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Vanuatu customs regulations

It is important to know about customs regulations before traveling to Vanuatu to avoid legal issues and potential fines. As you know, customs regulations widely depend on the country. Before traveling to (or from) Vanuatu make sure to check the allowance and limits for the next things:

  • Alcohol and tobacco
  • Currency
  • Medicines (especially those containing drugs)
  • Animals
  • Cultural artifacts
  • Plants, fruits, vegetables and other agricultural products

Check the information below to be sure that you are complying with Vanuatu customs regulations.

Import regulations in Vanuatu

Duty-free allowance

Tobacco limit

Restricted to travellers 18 years and over. One of the following:

  • 250 cigarettes;
  • 100 cigarillos;
  • 25 cigars;
  • or 250 grams of tobacco.

Bringing alcohol

Restricted to travellers 18 years and over. All of the following:

  • 2.25 litres of spirits;
  • 2.25 litres of wine;
  • 9 litres beer.

Cash limit

  • Funds of more than 1,000,000VT or its foreign equivalent must be declared to the customs authorities.

Other Goods

  • 250mL eau de toilette and 100mL of perfume.
  • All other new or used personal goods, including gifts, not exceeding 50,000VT value in total.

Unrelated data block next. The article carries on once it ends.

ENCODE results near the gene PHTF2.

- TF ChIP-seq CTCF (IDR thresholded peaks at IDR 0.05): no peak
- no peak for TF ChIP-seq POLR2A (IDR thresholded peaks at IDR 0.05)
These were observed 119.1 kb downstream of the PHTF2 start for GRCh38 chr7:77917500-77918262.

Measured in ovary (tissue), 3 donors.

• A reasonable amount of medication for personal use may be imported if accompanied by a prescription.

Prohibited items

The following are goods which cannot be brought into the country.

  • Absinthe.
  • Any beef originating from Europe.
  • Copra.
  • Any obscene material as described in the Obscenity Act.
  • Any offensive weapon as defined in the Restriction of Offensive Weapons Act 1969.
  • Any ozone depleting substances and synthetic greenhouse gases.

Restricted items

These goods are strictly regulated, and in most cases require a permit to be obtained prior to arrival:

  • Firearms and ammunition require a permit from the Vanuatu Police Force.
  • Live animals, including pets, require a permit from the Principle Veterinary Officer.
  • Dangerous drugs require an import permit from the Minister of Health.
  • Explosives require a permit from the Minister of Internal Affairs.
  • Fauna and flora require a permit from the Minister of Lands and Natural Resources.
  • Food which is considered to be unfit for human consumption requires a permit from the Chief Food Authority.
  • Plants and plant products require a permit from the Minister of Agriculture.
  • Pets require a permit for import.

Information has been updated: .